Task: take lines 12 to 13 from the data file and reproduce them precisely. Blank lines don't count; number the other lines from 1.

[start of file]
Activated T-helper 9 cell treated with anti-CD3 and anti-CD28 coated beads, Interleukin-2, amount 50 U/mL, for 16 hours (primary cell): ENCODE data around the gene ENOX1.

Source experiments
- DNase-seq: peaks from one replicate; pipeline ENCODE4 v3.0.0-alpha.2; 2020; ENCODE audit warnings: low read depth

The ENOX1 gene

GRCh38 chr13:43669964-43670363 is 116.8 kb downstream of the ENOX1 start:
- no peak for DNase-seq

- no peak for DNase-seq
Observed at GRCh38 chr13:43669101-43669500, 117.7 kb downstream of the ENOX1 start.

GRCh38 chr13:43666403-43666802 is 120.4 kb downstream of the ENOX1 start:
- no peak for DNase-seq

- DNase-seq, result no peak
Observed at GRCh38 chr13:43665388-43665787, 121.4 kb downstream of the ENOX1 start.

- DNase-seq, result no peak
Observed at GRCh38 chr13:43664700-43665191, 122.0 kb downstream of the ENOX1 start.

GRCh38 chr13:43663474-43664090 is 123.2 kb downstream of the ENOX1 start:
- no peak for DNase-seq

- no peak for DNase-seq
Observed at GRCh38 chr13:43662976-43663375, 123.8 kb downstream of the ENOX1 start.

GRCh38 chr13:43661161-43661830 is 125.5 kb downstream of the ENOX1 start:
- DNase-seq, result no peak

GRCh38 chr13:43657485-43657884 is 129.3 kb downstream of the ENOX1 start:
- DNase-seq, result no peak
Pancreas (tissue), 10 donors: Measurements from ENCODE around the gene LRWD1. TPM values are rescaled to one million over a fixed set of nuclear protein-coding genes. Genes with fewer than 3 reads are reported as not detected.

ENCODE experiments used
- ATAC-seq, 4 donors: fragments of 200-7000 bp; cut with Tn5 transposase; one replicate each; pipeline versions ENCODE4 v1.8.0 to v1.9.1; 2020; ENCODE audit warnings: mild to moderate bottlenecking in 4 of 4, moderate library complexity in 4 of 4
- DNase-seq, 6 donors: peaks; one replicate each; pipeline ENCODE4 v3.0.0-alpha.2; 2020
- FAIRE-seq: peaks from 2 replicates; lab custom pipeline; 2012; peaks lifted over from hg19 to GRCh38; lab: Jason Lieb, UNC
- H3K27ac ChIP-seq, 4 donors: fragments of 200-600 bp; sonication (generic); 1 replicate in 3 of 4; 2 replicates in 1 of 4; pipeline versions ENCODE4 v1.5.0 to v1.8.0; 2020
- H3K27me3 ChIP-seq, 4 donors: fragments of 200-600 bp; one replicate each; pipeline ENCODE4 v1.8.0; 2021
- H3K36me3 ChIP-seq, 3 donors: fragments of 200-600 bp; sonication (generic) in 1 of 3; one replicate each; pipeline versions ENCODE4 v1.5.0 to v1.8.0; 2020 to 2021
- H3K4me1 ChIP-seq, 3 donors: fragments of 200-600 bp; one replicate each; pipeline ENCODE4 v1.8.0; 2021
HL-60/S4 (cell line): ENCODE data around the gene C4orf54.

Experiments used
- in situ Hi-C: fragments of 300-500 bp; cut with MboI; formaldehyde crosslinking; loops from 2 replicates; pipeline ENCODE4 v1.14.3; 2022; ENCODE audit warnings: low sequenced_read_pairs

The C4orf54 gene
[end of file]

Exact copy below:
Observed at GRCh38 chr13:43665388-43665787, 121.4 kb downstream of the ENOX1 start.

- DNase-seq, result no peak